Saturday, April 6, 2019

My ten-year blogiversary!

Ten years ago, on April 3, 2009, I published my very first MulchMaid blog post.

It wasn't much of a post. I didn't have a lot to say. There were no pictures. I wanted to start blogging about the garden, so I just threw a virtual stone into the blog pond with a few sentences.

How little I realized what huge ripples in my life that beginning toss would yield. In the ensuing ten years, I have met the most wonderful group of gardeners, both locally and nationally. Some of them I'm lucky to call real friends. All of them have been generous with their encouragement, knowledge, camaraderie and plants.

Also in those ten years, the garden has grown, changed, frustrated and delighted me. Plants in the garden have come and gone. My interest in various plant groups has changed. My space for experimentation has shrunk as I filled up the garden. More beds have been carved out. Plant maturity and death have required new plans and new solutions.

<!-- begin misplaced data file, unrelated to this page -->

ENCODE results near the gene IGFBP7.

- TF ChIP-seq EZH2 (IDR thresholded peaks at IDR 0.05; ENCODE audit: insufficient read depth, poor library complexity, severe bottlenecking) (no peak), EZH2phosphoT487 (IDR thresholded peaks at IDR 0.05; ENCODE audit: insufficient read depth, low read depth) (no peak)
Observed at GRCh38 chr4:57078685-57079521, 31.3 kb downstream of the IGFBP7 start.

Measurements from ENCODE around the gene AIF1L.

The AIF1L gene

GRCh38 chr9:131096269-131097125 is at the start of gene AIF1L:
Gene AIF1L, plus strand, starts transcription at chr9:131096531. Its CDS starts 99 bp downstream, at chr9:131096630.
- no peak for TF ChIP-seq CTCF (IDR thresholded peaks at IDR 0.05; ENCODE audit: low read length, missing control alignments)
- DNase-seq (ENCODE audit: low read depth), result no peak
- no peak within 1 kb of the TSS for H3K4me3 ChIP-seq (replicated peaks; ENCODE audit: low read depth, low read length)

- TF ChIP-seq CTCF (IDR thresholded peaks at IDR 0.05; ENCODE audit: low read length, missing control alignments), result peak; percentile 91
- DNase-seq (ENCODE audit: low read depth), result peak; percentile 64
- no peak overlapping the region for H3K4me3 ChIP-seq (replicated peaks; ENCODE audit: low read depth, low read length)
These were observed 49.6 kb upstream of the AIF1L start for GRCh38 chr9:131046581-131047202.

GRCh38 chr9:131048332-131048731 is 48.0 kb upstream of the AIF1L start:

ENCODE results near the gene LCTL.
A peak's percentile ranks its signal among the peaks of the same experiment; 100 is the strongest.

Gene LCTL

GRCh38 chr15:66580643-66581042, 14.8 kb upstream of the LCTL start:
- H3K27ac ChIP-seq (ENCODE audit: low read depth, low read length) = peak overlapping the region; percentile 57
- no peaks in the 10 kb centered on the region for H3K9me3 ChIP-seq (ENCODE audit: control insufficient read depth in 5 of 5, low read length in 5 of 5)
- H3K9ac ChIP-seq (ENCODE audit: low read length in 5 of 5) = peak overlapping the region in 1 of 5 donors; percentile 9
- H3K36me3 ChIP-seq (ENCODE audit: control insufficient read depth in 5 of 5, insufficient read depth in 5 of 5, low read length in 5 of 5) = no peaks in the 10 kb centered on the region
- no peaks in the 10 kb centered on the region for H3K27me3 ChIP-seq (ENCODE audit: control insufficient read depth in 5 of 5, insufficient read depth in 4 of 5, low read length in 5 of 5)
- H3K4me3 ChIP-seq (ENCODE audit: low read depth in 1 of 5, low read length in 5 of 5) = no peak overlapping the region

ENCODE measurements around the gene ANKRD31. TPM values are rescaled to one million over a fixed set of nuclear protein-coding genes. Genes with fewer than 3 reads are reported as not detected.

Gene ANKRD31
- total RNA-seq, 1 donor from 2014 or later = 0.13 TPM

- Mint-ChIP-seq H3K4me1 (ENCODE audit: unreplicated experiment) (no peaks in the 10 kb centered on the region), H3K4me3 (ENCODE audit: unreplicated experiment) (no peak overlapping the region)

Everything is still far from perfect in the garden. My other two original goals–teaching myself to write and learning to take better pictures–remain elusive. And I don't blog as often as I did in those first, heady years. 

But I'm having a great time. I look forward to seeing gardening and blogging friends at open gardens, plant swaps, and the annual Garden Bloggers Fling.
Especially this time of year, I can't wait to be out in the garden doing something–anything–so I can breath in the earthy scent of the beds and the spring fragrance of flowering shrubs.

I can't wait to plant the next wonderful find from a nursery or a plant sale or swap.
Life is good at Longview Ranch. I wonder what the next ten years will bring?

Thursday, March 21, 2019


I am loving the amazing spring weather we have enjoyed for the past week. Everything in the garden is hurtling headlong into leaf and flower and making me very happy as I watch my garden emerge from winter.